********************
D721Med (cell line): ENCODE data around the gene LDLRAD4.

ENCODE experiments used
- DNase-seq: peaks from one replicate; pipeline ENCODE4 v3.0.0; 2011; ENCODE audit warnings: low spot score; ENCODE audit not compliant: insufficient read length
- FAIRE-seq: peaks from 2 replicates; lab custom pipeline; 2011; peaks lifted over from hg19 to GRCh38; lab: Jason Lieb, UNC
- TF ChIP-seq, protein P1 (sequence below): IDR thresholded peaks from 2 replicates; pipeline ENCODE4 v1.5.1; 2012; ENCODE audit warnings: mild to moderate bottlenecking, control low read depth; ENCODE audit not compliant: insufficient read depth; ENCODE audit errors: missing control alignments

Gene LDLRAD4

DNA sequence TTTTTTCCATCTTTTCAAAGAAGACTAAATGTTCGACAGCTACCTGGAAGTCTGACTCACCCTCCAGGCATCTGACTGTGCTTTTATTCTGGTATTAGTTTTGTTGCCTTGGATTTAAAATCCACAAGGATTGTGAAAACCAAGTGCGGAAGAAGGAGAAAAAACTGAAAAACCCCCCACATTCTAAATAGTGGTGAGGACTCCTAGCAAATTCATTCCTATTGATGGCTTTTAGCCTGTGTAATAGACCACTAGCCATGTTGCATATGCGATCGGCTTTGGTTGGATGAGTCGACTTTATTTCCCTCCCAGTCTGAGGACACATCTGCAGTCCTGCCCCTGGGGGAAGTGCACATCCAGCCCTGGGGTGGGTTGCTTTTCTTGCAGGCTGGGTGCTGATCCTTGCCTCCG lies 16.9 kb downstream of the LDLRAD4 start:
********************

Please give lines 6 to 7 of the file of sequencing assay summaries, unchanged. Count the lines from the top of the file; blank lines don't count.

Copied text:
Gene LDLRAD4

DNA sequence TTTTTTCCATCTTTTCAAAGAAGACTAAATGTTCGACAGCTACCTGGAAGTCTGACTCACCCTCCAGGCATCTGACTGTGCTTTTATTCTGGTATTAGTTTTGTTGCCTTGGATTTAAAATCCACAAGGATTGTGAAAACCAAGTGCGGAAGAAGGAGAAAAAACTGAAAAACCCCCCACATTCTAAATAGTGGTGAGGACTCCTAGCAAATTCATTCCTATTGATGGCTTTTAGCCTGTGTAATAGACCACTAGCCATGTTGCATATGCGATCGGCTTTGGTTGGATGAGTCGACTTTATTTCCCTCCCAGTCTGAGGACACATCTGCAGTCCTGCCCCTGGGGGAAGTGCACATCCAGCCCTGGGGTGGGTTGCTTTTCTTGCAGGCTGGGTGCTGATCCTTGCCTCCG lies 16.9 kb downstream of the LDLRAD4 start: